When you think of a smartphone costing around $200 to $250, you probably think of a few brands: Nokia, Redmi, Motorola, or perhaps bigger names like Samsung and LG. And you also probably think of the compromises: middling cameras, lackluster LCD displays, slow charging, slow processors, and a generally mediocre experience. But as we all know, Chinese brands have been resetting those expectations - some more than others - and pushed aggressively to bring "flagship" features down to entry-level products. Realme, the budget sub-brand of Oppo, has a new phone called the realme X, and what you get for the cost of entry (around $215 in China) really is hard to believe.

A Snapdragon 710 processor at this price isn't unheard of (realme's Pro 3 offers one for around $200 in India, in fact), but that's really just where the X starts to get your attention. A 6.5" FHD+ OLED (yes, proper OLED) display with shockingly little bezel is where you start to understand this isn't just another fast processor slapped inside a cheap smartphone. This screen looks good - and I don't mean "for $215." In fact, I'm not even sure how realme is managing to sell this phone for so little when you start to add up all of its constituent parts. 4GB of RAM and 64GB of storage are table stakes in the cutthroat premium budget phone world these days, and a 48MP Sony IMX586 rear camera paired with a secondary 5MP camera for depth sensing offer a similar setup to Redmi's Note 7 Pro. But a pop-up 16MP selfie camera to eliminate the display notch? Nobody else has that at anything close to this money. The second-generation in-display fingerprint scanner is another rarity at this price point, and it worked pretty well in my testing. And while the 3765mAh battery isn't by any means the largest in the segment, realme is able to set itself apart with the inclusion of Oppo's ultra-fast, low-heat VOOC charging. Output peaks at 20W, but because it generates so little heat, I've found that in practice VOOC is far faster than its peak wattage alone lets on.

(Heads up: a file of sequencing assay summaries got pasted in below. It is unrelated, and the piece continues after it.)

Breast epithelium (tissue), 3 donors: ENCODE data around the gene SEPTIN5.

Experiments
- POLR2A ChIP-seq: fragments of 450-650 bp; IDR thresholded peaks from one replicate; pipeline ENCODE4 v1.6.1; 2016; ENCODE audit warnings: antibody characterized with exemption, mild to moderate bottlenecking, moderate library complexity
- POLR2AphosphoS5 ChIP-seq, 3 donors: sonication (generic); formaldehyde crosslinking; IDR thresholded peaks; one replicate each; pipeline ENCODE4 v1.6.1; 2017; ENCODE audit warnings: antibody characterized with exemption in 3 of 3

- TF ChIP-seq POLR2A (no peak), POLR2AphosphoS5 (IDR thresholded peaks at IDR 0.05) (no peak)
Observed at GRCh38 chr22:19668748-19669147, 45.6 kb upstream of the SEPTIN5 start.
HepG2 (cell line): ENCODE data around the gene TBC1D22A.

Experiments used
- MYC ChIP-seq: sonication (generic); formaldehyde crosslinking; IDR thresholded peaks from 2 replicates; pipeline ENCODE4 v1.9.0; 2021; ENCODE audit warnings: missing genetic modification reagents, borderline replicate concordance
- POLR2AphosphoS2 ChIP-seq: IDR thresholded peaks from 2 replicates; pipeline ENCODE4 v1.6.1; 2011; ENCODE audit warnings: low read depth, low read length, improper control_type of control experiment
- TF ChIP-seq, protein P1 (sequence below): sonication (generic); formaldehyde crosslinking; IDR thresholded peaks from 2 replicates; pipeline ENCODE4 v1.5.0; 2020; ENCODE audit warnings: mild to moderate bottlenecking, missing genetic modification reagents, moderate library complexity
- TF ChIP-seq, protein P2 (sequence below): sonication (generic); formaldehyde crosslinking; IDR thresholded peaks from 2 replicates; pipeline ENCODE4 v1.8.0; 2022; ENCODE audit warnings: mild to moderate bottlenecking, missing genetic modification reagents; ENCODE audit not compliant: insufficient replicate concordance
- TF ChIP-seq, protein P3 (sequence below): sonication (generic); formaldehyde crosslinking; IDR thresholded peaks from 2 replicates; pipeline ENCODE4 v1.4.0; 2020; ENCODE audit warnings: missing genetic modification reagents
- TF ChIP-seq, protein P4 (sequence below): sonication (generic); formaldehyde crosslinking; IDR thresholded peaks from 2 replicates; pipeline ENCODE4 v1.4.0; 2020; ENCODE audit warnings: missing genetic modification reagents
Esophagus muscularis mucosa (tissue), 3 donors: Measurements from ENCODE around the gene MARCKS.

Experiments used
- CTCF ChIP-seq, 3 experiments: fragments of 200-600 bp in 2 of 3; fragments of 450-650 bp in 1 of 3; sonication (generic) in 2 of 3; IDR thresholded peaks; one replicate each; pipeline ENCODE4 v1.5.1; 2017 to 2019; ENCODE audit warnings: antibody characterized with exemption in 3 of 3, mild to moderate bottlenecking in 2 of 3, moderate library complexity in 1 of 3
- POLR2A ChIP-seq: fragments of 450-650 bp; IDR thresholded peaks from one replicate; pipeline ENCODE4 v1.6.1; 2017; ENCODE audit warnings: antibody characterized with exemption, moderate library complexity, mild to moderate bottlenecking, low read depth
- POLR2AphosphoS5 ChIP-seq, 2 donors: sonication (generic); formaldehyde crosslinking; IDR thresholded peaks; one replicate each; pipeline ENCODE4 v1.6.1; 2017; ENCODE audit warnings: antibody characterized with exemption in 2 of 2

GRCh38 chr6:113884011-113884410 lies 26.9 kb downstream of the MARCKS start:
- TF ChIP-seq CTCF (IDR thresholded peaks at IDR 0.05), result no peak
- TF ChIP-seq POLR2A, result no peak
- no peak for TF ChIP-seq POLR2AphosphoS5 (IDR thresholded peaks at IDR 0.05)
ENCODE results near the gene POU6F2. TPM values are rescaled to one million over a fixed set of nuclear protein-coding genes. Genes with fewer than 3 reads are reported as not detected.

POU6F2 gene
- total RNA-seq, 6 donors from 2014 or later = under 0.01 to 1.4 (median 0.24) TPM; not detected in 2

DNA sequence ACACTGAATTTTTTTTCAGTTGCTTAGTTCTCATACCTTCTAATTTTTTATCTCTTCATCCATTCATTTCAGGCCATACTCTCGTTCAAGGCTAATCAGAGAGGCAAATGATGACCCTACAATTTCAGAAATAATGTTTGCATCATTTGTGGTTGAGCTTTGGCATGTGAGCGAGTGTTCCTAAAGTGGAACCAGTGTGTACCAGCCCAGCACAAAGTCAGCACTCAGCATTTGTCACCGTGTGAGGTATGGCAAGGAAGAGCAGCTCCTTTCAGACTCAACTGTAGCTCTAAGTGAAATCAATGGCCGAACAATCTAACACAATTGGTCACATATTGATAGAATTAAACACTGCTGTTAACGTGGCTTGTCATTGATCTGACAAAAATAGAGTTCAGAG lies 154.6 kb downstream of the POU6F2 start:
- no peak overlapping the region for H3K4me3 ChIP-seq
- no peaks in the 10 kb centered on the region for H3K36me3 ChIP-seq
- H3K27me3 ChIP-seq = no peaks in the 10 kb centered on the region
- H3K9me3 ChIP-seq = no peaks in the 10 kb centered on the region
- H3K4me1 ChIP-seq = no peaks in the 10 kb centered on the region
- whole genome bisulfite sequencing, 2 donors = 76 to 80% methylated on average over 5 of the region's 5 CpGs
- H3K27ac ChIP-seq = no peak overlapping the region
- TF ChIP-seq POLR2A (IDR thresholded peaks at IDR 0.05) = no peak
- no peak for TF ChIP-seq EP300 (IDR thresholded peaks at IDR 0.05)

If all of this sounds too good to be true for $215, you're not exactly wrong. This is only the price in China, a market where realme can subsidize the cost of its phone with preloaded apps, services, and on-device ads that simply wouldn't monetize outside that country. But realme says the X could launch in western markets - including the United States. And while it won't say what it would cost, I think even at $300 this phone would be an obscenely good value, nothing would come even close to touching it. There are drawbacks, though.

For one, I can't say Color OS gives me an abundance of confidence - while it is based on Android 9.0, I wonder how many software updates realme intends to provide its phones. It likely enjoys a fair bit of firmware development support from its parent company Oppo, but driving prices so low inevitably means costs get cut somewhere, and realme is a new company with no real track record to evaluate. We simply don't know. Color OS itself is also one of the heaviest of Chinese OEM skins, and while performance has been very, very good on the Vivo and Oppo devices I've used running it, I've still run into occasional odd issues with things like notifications and background task killing on those phones. Given the realme X I was provided also runs the domestic China ROM, I wasn't really able to do much in the way of testing (which is why this is not a review, just a first look), so I can't really provide any updated thoughts on the latest version of Color OS day to day at this point.

Still, I can't help but be impressed by the realme X as a package. The amount of tech crammed into this ostensibly cheap smartphone is incredible. It brings far more credibility to the "flagship on a budget" conversation than any phone since the Pocophone F1, which in many ways the realme X is demonstrably superior to. Of course, the benefit of time has some part to play there - parts get cheaper, technology advances - but I don't think that explains all of it. This is a powerful, capable smartphone - no asterisks necessary. One that many people using two or three year-old premium phones would probably find legitimately impressive. If realme does bring the X to America (and color me skeptical), I think Moto, Nokia, and Samsung would have some seriously unfavorable comparisons to look forward to.